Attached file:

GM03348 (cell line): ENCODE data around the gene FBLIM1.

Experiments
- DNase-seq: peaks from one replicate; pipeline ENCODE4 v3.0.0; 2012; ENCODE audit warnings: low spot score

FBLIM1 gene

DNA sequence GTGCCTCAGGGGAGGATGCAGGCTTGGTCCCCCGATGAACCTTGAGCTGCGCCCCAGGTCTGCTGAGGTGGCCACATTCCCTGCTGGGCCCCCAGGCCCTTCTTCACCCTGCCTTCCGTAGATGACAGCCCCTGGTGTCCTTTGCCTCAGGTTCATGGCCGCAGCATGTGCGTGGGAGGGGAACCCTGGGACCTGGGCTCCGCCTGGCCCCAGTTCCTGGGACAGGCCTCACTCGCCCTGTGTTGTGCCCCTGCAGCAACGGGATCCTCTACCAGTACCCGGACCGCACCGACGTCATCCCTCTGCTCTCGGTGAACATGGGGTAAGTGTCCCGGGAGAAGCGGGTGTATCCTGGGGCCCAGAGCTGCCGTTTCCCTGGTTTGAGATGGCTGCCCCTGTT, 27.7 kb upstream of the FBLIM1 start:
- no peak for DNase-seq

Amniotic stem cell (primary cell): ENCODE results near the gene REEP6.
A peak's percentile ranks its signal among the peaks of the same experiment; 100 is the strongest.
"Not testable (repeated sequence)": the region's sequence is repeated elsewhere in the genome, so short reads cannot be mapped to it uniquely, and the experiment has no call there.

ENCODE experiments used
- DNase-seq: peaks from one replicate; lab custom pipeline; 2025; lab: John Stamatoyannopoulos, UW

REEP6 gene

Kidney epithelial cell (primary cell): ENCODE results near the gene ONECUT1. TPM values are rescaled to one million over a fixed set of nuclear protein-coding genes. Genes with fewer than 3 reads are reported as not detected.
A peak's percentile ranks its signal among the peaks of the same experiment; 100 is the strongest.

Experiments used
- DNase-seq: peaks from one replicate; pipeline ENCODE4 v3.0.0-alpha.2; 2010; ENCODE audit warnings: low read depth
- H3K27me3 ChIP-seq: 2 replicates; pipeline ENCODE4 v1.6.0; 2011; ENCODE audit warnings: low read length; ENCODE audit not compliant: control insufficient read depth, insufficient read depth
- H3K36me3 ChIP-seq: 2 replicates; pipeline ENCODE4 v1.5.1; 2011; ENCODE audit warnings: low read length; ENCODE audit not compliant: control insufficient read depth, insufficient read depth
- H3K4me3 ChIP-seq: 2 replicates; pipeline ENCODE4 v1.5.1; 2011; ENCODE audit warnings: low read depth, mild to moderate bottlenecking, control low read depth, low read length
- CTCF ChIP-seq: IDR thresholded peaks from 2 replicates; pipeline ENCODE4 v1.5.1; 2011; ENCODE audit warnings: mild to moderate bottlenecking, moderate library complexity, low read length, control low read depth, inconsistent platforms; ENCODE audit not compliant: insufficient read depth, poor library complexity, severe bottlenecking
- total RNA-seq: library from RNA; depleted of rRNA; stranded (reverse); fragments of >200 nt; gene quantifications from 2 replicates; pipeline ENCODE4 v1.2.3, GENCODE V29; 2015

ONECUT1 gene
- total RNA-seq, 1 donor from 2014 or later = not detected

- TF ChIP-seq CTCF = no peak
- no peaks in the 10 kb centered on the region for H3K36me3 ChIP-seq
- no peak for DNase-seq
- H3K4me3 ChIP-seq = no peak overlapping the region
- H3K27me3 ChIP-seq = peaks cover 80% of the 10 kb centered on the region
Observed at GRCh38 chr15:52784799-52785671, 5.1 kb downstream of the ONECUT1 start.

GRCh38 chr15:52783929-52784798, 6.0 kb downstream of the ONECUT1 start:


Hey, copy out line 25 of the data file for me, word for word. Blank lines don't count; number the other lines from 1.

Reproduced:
- no peaks in the 10 kb centered on the region for H3K36me3 ChIP-seq